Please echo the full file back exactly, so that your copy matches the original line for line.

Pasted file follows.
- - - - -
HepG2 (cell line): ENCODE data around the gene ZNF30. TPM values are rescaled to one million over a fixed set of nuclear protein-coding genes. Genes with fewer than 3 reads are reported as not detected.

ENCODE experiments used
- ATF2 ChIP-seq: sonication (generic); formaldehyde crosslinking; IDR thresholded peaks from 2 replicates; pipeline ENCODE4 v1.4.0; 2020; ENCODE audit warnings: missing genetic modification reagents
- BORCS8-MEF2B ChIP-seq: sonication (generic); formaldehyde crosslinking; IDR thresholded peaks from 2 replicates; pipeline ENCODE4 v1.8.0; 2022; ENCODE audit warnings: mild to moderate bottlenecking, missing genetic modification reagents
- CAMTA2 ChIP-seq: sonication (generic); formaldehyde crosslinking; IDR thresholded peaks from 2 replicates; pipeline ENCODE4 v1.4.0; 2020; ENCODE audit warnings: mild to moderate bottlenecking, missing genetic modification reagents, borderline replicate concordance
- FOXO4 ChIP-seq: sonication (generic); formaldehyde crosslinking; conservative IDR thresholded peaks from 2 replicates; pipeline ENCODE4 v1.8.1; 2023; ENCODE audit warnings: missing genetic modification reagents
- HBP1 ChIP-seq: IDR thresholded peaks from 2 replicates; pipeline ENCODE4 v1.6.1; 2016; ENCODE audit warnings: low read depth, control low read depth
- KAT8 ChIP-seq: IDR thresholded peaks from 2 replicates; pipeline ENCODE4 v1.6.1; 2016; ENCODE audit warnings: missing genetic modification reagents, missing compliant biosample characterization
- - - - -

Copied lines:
HepG2 (cell line): ENCODE data around the gene ZNF30. TPM values are rescaled to one million over a fixed set of nuclear protein-coding genes. Genes with fewer than 3 reads are reported as not detected.

ENCODE experiments used
- ATF2 ChIP-seq: sonication (generic); formaldehyde crosslinking; IDR thresholded peaks from 2 replicates; pipeline ENCODE4 v1.4.0; 2020; ENCODE audit warnings: missing genetic modification reagents
- BORCS8-MEF2B ChIP-seq: sonication (generic); formaldehyde crosslinking; IDR thresholded peaks from 2 replicates; pipeline ENCODE4 v1.8.0; 2022; ENCODE audit warnings: mild to moderate bottlenecking, missing genetic modification reagents
- CAMTA2 ChIP-seq: sonication (generic); formaldehyde crosslinking; IDR thresholded peaks from 2 replicates; pipeline ENCODE4 v1.4.0; 2020; ENCODE audit warnings: mild to moderate bottlenecking, missing genetic modification reagents, borderline replicate concordance
- FOXO4 ChIP-seq: sonication (generic); formaldehyde crosslinking; conservative IDR thresholded peaks from 2 replicates; pipeline ENCODE4 v1.8.1; 2023; ENCODE audit warnings: missing genetic modification reagents
- HBP1 ChIP-seq: IDR thresholded peaks from 2 replicates; pipeline ENCODE4 v1.6.1; 2016; ENCODE audit warnings: low read depth, control low read depth
- KAT8 ChIP-seq: IDR thresholded peaks from 2 replicates; pipeline ENCODE4 v1.6.1; 2016; ENCODE audit warnings: missing genetic modification reagents, missing compliant biosample characterization